Dr. Irén Gábrity Molnár: The Educational Level of the Vajda-Hungarian Students, as the Condition of the Substitution of the Hungarian Intelligentsia

The Vajda-Hungarians’ participation in education lags behind the majority nation. This lagging behind results unschooling/illiteracy of Hungarians and decline of the intelligentsia. The rate of Vajda-Hungarians to the total number of population is 14 per cent. In comparison with this the youth in the particular age-groups and school levels, they log behind the majority population. According to it, the level of education of Hungarians decreases in comparison with the majority population, therefore the chances for finding jobs are also lower, since if the number of specialists and intelligentsia is getting lower, the labour market unmercifully selects them.

We cannot be satisfied with the division of Hungarian students by educational language, because if 20 per cent of them starts primary school level in Serbian language, then 60-70 per cent of them cannot take examination in their mother language on higher education level, and then the number of specialists learning in Hungarian decreases. Moreover, these young people – in their identity consciousness (Hungarian language culture, comprehensive knowledge of our history) have fewer chances to remain to be members of the Hungarian intelligentsia and to be active in their mother– Hungarian language.
The chosen high school „canalises” the young people, either for further education, creative work, or executive work, work requiring medium-level skills. Only 19,68 per cent of Hungarian high-school students attend grammar schools, 39,46 per cent attend four-year vocational secondary schools, 39,25 per cent attend three-year vocational secondary schools, 0,67 per cent attend two-year vocational secondary schools and 0,92 per cent attend vocational secondary schools for arts. The aim of talent fostering grammar-schools opened in 2003 is to promote elite-training of Hungarians, and to hinder moving talents abroad after the primary school.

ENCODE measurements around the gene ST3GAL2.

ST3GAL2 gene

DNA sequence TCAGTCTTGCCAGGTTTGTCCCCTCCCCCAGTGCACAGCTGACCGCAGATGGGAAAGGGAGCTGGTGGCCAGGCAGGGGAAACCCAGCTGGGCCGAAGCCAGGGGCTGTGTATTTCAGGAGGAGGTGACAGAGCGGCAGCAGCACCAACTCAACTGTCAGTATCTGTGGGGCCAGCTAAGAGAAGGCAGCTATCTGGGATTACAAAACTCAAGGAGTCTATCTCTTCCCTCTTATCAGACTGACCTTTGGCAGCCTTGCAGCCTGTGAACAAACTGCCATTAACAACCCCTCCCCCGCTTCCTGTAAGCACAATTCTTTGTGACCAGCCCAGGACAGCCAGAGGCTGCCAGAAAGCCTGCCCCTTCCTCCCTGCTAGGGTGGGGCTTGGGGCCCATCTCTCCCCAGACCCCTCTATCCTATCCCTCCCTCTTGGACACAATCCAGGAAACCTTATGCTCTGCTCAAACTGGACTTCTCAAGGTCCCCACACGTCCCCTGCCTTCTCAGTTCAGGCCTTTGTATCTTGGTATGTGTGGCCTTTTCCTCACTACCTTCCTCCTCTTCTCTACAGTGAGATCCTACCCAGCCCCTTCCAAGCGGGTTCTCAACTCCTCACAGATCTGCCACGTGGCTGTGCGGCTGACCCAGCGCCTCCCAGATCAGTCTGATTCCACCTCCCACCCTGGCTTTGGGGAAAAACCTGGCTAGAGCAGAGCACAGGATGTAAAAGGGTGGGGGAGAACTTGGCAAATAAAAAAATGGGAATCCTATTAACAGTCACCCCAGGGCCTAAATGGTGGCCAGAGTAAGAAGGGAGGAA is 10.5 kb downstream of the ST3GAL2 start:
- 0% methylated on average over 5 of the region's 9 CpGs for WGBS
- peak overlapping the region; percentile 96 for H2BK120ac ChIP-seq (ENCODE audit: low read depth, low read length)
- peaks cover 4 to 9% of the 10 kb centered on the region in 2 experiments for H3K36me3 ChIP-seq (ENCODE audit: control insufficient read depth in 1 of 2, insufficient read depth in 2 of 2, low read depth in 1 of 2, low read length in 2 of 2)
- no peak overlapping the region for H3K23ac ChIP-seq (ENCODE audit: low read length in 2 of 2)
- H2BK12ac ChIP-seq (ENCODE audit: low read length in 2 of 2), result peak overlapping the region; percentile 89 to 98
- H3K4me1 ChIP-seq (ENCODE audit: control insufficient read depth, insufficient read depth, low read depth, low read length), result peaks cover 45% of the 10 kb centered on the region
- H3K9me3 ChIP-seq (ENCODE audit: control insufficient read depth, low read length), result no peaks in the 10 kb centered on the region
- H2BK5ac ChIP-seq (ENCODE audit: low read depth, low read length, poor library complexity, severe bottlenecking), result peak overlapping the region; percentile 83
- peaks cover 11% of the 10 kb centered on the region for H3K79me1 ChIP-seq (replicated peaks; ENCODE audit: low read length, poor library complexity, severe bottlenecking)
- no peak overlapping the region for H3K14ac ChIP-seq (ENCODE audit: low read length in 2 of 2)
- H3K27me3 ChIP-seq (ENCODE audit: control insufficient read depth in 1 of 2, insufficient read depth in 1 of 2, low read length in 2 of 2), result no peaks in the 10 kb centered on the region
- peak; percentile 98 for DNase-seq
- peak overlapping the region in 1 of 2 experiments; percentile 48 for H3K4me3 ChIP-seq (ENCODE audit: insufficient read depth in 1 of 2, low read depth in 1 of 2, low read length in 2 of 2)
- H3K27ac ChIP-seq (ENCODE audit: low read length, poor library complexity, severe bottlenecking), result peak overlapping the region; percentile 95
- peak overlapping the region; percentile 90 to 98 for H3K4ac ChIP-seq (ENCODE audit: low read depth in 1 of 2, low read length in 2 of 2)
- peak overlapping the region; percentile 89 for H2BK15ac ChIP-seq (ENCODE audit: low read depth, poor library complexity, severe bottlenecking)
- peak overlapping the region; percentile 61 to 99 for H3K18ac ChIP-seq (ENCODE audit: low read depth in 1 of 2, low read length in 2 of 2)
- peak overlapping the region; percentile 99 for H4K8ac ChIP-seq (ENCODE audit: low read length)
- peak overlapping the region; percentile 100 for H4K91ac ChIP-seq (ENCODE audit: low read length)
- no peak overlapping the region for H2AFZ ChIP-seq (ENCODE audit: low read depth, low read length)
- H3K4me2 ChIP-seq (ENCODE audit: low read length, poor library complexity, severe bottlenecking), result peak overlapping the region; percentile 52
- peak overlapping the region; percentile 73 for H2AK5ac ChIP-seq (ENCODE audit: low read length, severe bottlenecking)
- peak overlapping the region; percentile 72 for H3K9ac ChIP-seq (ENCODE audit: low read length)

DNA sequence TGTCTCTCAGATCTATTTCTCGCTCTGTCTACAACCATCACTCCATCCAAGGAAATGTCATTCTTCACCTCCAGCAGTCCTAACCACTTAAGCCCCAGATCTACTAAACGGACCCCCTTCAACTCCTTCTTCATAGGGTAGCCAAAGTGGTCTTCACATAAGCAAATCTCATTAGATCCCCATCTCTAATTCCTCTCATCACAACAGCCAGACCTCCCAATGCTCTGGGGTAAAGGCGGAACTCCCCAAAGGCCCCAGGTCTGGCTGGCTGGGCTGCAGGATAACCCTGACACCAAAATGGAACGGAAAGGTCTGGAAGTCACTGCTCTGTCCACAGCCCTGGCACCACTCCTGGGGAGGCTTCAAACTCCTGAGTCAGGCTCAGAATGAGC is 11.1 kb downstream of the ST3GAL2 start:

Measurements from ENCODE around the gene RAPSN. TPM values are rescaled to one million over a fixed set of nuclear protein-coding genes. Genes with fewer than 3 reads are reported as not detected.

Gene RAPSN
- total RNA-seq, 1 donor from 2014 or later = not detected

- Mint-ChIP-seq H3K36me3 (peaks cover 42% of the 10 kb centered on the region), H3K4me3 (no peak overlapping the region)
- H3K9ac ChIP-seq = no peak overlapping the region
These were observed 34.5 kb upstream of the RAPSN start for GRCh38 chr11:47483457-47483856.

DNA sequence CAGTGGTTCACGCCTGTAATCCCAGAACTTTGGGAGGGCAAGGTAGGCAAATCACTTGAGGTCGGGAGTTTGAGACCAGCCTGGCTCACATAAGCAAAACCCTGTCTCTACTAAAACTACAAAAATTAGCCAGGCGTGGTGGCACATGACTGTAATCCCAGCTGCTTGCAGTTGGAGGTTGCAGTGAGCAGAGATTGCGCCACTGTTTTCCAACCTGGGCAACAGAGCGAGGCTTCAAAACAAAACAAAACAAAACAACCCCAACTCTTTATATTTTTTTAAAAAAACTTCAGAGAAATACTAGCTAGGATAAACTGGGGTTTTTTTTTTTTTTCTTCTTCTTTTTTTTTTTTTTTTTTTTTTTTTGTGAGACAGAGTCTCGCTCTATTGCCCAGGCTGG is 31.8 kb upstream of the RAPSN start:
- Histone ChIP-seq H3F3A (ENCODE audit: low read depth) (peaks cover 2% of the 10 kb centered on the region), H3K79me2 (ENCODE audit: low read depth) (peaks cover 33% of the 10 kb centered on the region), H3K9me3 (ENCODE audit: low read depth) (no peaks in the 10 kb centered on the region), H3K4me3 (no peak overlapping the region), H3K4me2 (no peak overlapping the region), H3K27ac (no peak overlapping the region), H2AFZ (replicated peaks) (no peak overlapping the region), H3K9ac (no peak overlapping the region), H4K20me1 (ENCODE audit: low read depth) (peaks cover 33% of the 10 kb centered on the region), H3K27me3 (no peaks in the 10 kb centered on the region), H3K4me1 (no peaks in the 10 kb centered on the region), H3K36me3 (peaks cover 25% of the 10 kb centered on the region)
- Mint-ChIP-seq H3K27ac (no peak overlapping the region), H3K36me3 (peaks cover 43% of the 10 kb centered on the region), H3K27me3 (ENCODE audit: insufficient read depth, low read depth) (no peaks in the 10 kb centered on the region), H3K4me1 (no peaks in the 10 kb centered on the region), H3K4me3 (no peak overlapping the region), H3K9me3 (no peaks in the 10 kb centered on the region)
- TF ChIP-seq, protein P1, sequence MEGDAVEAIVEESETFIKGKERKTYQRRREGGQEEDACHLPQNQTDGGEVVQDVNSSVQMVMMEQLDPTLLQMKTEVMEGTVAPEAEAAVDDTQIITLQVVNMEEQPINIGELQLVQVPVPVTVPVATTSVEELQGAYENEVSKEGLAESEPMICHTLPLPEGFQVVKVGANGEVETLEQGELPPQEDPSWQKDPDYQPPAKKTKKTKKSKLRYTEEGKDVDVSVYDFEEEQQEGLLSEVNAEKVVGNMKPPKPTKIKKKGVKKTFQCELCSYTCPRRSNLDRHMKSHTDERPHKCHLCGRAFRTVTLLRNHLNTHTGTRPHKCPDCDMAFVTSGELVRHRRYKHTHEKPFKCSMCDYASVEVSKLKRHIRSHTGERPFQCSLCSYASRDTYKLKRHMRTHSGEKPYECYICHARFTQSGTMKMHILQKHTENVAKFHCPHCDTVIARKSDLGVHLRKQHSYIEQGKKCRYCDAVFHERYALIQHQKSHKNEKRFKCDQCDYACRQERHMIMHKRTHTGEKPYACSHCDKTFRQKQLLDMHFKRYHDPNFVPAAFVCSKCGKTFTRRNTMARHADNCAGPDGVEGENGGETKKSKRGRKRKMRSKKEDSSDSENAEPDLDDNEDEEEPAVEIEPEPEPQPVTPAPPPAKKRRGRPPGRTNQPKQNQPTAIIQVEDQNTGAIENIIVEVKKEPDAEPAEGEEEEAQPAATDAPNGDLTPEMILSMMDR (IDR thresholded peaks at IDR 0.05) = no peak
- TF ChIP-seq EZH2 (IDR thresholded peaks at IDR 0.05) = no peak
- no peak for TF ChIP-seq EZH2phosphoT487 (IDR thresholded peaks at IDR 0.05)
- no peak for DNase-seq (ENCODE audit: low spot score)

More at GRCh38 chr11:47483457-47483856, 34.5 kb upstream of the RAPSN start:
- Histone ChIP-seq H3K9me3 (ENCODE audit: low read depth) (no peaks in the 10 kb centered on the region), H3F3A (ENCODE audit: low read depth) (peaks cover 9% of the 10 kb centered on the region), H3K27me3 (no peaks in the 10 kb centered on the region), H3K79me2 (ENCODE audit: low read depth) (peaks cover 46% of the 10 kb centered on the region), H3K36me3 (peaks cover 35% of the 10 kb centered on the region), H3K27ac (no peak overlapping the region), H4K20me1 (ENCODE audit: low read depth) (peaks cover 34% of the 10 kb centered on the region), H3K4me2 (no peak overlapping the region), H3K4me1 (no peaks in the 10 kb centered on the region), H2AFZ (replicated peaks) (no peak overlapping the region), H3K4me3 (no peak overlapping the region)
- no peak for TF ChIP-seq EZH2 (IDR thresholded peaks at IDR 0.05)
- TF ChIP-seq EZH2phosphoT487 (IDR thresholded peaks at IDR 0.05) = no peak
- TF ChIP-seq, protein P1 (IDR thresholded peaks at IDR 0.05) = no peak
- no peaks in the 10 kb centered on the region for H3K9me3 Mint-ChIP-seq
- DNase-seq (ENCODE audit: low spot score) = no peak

It is clear from the empirical data that the determining majority of young people wants to study, and acquire practical knowledge in their mother language. Data, according to which the Hungarians like choosing fields that are taught in Hungarian (e.g. pedagogy), and technological and economical education, also confirm this. Although, Hungarian-speaking high-school teachers, doctors, bankers, managers, psychologists, sociologists; generally speaking, the intelligentsia in humanities, are lacking.
The Vajda scientific intelligentsia and its work need to be raised to such European level that joins it to the life of international academy at any time. All that is needed to realise this is to build a network of Hungarian higher education institutions – either within the existing state system, or following the Act on Higher Education that should be in effect at the beginning of 2004 – to establish a new university or Hungarian sections.